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Blueberry
See textBlueberries are perennial flowering plants with indigo-colored berries. They are classified in the section Cyanococcus within the genus Vaccinium. Vaccinium
Vaccinium
also includes cranberries, bilberries and grouseberries.[1] Commercial "blueberries" are native to North America, and the "highbush" varieties were not introduced into Europe until the 1930s.[2] Blueberries are usually prostrate shrubs that can vary in size from 10 centimeters (3.9 in) to 4 meters (13 ft) in height. In the commercial production of blueberries, the smaller species are known as "lowbush blueberries" (synonymous with "wild"), while the larger species are known as "highbush blueberries". The leaves can be either deciduous or evergreen, ovate to lanceolate, and 1–8 cm (0.39–3.15 in) long and 0.5–3.5 cm (0.20–1.38 in) broad. The flowers are bell-shaped, white, pale pink or red, sometimes tinged greenish
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Vaccinium Koreanum
Vaccinium
Vaccinium
koreanum Nakai,[1] common name "Korean blueberry" in English or "hong guo yue ju" in Chinese, is a plant species native to Korea and also to neighboring Liaoning
Liaoning
Province in China. It is a deciduous shrub with toothed leaves and red, ellipsoid berries.[2][3] References[edit]^ Takenoshin Nakai , Trees Shrubs Japan. 1: 191. 1922. ^ Flora of China
China
Nakai, 1922. 红果越桔 hong guo yue ju ^ TropicosExternal links[edit]line drawing, Flora of China
China
Illustrations vol. 14, fig. 686, 6-7Taxon identifiersWd: Q12600028 EoL: 2880452 FoC: 242444177 GBIF: 4171822 GRIN: 41026 IPNI: 60432421-2 Plant List: tro-50282911 Tropicos: 50282911This Ericaceae
Ericaceae
article is a stub
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Common Name
In biology, a common name of a taxon or organism (also known as a vernacular name, English name, colloquial name, trivial name, trivial epithet, country name, popular name, or farmer's name) is a name that is based on the normal language of everyday life; this kind of name is often contrasted with the scientific name for the same organism, which is Latinized. A common name is sometimes frequently used, but that is by no means always the case.[1] Sometimes common names are created by authorities on one particular subject, in an attempt to make it possible for members of the general public (including such interested parties as fishermen, farmers, etc.) to be able to refer to one particular species of organism without needing to be able to memorise or pronounce the Latinized scientific name
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Evergreen
In botany, an evergreen is a plant that has leaves throughout the year, always green. This is true even if the plant retains its foliage only in warm climates, and contrasts with deciduous plants, which completely lose their foliage during the winter or dry season
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Ovate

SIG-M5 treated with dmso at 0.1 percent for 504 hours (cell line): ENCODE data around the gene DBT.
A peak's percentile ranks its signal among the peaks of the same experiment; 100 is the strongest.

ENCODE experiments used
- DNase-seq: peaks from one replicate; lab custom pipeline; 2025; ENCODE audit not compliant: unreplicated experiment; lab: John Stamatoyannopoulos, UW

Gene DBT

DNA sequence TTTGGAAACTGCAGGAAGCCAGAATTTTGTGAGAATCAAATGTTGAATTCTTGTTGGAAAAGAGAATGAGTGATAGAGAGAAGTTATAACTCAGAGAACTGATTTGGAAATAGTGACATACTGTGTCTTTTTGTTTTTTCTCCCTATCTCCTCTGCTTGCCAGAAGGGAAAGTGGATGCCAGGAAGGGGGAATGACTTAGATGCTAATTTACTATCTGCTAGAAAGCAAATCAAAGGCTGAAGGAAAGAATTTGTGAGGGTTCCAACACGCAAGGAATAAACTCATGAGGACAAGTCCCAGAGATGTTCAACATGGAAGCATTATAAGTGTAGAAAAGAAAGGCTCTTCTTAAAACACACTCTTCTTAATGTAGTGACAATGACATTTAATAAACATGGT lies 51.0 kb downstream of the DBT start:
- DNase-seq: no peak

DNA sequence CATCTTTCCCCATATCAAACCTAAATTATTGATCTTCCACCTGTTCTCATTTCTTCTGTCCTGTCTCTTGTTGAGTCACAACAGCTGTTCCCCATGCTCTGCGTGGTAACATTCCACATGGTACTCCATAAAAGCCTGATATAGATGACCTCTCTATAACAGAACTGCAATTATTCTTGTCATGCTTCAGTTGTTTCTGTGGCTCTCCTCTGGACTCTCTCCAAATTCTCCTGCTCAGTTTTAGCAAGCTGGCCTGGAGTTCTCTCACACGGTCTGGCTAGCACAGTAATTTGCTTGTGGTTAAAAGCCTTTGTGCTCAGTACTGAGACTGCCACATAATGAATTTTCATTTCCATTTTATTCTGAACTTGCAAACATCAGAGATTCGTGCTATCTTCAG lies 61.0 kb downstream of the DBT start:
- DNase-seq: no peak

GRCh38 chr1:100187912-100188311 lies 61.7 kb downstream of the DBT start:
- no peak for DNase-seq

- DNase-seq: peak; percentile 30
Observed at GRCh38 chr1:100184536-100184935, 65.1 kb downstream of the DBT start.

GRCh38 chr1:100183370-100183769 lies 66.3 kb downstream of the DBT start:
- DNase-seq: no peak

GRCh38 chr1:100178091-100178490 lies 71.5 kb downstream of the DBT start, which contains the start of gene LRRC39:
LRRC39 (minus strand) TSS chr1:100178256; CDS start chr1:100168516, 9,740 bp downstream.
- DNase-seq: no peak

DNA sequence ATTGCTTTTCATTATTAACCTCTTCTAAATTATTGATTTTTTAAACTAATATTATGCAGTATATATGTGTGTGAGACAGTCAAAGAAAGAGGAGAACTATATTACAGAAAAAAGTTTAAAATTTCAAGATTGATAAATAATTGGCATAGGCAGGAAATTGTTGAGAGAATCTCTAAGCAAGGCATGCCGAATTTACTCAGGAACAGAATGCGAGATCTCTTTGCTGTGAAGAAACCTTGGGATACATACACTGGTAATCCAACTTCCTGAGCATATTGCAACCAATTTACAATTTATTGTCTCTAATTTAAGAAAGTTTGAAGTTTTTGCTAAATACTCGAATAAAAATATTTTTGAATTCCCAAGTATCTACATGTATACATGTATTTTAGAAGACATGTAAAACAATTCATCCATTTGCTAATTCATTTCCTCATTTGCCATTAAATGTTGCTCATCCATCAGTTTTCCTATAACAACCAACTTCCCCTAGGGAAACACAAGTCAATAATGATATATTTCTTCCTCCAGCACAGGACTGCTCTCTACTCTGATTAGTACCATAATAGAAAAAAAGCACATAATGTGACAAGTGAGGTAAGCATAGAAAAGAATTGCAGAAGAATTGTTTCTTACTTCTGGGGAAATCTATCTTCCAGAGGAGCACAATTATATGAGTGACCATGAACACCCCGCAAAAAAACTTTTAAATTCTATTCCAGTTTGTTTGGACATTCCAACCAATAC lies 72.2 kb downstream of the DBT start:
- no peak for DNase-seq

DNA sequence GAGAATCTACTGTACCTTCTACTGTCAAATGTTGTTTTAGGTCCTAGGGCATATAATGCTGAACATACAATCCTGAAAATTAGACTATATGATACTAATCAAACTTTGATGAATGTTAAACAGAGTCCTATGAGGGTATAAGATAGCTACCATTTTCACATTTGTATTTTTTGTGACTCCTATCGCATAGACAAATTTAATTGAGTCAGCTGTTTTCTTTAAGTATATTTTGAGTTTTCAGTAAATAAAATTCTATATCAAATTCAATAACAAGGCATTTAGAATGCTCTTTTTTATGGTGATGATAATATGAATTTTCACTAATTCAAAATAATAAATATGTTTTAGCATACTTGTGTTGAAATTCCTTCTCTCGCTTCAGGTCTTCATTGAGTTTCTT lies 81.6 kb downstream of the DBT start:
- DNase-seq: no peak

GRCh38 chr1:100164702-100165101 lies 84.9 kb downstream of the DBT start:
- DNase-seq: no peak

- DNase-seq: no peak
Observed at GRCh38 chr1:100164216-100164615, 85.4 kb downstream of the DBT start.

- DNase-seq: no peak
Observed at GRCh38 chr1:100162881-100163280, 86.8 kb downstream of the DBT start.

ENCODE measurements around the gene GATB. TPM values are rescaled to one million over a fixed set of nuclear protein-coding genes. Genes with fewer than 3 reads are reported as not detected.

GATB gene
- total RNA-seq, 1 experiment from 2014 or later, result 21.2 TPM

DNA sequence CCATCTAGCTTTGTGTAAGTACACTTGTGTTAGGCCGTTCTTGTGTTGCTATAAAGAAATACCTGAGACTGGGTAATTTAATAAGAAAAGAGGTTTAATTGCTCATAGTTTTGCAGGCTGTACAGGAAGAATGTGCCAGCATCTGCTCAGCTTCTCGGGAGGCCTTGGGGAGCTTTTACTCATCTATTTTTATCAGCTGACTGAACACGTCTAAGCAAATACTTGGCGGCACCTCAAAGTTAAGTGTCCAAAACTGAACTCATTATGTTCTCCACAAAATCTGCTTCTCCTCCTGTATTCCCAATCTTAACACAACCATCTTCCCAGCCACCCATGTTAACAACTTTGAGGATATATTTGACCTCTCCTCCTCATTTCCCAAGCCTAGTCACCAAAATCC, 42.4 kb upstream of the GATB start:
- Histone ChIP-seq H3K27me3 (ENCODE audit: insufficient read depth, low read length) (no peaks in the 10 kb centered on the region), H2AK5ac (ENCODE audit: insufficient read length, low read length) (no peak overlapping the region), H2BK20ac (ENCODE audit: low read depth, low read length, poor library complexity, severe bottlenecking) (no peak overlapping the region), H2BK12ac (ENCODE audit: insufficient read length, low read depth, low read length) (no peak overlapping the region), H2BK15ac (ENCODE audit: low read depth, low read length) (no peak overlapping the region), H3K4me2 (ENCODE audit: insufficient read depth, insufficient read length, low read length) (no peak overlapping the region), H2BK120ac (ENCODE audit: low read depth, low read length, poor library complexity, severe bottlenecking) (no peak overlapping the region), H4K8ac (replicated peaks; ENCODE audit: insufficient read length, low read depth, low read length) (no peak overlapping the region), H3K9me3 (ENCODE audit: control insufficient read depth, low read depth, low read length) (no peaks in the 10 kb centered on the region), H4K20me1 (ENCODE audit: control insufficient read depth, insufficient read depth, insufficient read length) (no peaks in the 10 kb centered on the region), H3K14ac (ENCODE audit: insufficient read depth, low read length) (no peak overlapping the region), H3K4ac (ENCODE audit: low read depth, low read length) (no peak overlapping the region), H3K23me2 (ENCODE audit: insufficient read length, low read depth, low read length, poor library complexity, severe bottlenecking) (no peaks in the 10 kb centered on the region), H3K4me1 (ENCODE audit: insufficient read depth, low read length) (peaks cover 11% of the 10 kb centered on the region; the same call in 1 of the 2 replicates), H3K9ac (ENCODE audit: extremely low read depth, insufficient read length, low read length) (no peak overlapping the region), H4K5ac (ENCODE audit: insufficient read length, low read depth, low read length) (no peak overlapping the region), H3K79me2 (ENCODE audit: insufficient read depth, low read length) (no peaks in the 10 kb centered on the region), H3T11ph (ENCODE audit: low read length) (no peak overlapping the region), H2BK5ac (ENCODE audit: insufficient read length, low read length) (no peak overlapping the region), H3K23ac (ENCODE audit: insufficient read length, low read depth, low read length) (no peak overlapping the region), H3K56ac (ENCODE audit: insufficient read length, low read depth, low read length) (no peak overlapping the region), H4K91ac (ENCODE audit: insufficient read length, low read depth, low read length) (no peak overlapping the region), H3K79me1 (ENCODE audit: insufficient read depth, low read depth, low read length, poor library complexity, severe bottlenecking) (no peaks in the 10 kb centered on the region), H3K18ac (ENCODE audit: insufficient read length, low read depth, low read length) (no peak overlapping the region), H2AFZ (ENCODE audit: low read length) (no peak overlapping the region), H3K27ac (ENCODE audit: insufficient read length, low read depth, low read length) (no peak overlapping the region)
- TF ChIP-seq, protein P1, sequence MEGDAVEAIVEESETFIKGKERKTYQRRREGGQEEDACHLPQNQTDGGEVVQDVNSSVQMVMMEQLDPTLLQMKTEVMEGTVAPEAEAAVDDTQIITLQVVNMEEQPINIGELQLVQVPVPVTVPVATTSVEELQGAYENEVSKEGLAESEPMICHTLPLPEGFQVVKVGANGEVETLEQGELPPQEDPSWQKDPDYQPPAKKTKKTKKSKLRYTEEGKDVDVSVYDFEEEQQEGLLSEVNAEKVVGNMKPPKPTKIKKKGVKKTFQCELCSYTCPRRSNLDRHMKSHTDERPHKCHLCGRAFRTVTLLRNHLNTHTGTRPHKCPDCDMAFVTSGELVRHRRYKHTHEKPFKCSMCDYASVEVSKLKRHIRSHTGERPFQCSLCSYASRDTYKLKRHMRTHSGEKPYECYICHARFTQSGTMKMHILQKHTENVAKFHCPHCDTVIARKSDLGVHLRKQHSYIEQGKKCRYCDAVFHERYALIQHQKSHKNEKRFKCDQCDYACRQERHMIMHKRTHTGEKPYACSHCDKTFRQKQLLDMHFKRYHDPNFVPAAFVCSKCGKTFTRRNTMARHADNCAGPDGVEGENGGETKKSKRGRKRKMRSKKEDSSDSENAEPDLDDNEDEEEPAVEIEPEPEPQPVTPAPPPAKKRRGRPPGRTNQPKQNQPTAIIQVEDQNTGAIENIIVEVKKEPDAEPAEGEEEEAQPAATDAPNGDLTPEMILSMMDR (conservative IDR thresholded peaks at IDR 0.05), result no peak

A hand axe (or handaxe) is a prehistoric stone tool with two faces that is the longest-used tool in human history. It is usually made from flint or chert. It is characteristic of the lower Acheulean
Acheulean
and middle Palaeolithic
Palaeolithic
(Mousterian) periods. Its technical name (biface) comes from the fact that the archetypical model is generally bifacial Lithic flake
Lithic flake
and almond-shaped (amygdaloidal). Hand axes tend to be symmetrical along their longitudinal axis and formed by pressure or percussion. The most common hand axes have a pointed end and rounded base, which gives them their characteristic shape, and both faces have been knapped to remove the natural cortex, at least partially
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Flower
A flower, sometimes known as a bloom or blossom, is the reproductive structure found in flowering plants (plants of the division Magnoliophyta, also called angiosperms). The biological function of a flower is to effect reproduction, usually by providing a mechanism for the union of sperm with eggs. Flowers may facilitate outcrossing (fusion of sperm and eggs from different individuals in a population) or allow selfing (fusion of sperm and egg from the same flower). Some flowers produce diaspores without fertilization (parthenocarpy). Flowers contain sporangia and are the site where gametophytes develop. Many flowers have evolved to be attractive to animals, so as to cause them to be vectors for the transfer of pollen
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Epicuticular Wax
Epicuticular wax
Epicuticular wax
is a coating of wax covering the outer surface of the plant cuticle in land plants. It may form a whitish film or bloom on leaves, fruits and other plant organs. Chemically, it consists of hydrophobic organic compounds, mainly straight-chain aliphatic hydrocarbons with a variety of substituted functional groups. The main functions of the epicuticular wax are to decrease surface wetting and moisture loss. Other functions include reflection of ultraviolet light, assisting in the formation of an ultrahydrophobic and self-cleaning surface and acting as an anti-climb surface.Contents1 Chemical composition 2 Physical properties 3 Epicuticular wax
Epicuticular wax
crystals 4 References 5 Further readingChemical composition[edit] Common constituents of epicuticular wax are predominantly straight-chain aliphatic hydrocarbons that may be saturated or unsaturated and contain a variety of functional groups
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Circumpolar Distribution
A circumpolar distribution is any range of a taxon that occurs over a wide range of longitudes but only at high latitudes; such a range therefore extends all the way around either the North Pole
North Pole
or the South Pole.[1][2] Taxa that are also found in isolated high-mountain environments further from the poles are said to have arctic–alpine distributions.[3] Animals with circumpolar distributions include the reindeer,[1][2] polar bear,[4] Arctic fox,[1][5] snowy owl,[5] snow bunting,[5] king eider,[5] brent goose[5] and long-tailed skua[5] in the north, and the Weddell seal[1] and Adélie penguin[1] in the south. Plants with northern circumpolar distributions include Eutrema edwardsii (syn. Draba laevigata),[2] Saxifraga oppositifolia,[3] Persicaria vivipara[6] and Honckenya peploides.[7][8][9] References[edit]^ a b c d e Vladimir Kotlyakov & Anna Komarova (2006). Elsevier's Dictionary of Geography: in English, Russian, French, Spanish and German
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Europe